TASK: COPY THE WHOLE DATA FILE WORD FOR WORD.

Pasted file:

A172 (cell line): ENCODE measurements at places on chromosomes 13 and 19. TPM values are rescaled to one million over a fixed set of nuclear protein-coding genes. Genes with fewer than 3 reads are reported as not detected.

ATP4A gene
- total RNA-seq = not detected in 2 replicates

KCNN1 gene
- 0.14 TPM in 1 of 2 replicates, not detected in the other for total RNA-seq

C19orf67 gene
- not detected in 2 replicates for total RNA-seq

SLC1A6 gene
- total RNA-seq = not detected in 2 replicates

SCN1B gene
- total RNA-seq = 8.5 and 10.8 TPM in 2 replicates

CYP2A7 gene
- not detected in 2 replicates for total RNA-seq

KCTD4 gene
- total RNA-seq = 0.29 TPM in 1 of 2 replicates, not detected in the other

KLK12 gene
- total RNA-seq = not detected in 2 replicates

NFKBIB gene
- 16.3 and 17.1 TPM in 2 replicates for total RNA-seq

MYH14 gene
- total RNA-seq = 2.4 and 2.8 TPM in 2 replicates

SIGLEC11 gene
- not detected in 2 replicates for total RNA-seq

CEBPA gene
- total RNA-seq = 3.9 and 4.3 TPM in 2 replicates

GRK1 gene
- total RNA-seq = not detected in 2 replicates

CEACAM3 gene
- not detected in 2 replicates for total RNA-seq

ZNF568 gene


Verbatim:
A172 (cell line): ENCODE measurements at places on chromosomes 13 and 19. TPM values are rescaled to one million over a fixed set of nuclear protein-coding genes. Genes with fewer than 3 reads are reported as not detected.

ATP4A gene
- total RNA-seq = not detected in 2 replicates

KCNN1 gene
- 0.14 TPM in 1 of 2 replicates, not detected in the other for total RNA-seq

C19orf67 gene
- not detected in 2 replicates for total RNA-seq

SLC1A6 gene
- total RNA-seq = not detected in 2 replicates

SCN1B gene
- total RNA-seq = 8.5 and 10.8 TPM in 2 replicates

CYP2A7 gene
- not detected in 2 replicates for total RNA-seq

KCTD4 gene
- total RNA-seq = 0.29 TPM in 1 of 2 replicates, not detected in the other

KLK12 gene
- total RNA-seq = not detected in 2 replicates

NFKBIB gene
- 16.3 and 17.1 TPM in 2 replicates for total RNA-seq

MYH14 gene
- total RNA-seq = 2.4 and 2.8 TPM in 2 replicates

SIGLEC11 gene
- not detected in 2 replicates for total RNA-seq

CEBPA gene
- total RNA-seq = 3.9 and 4.3 TPM in 2 replicates

GRK1 gene
- total RNA-seq = not detected in 2 replicates

CEACAM3 gene
- not detected in 2 replicates for total RNA-seq

ZNF568 gene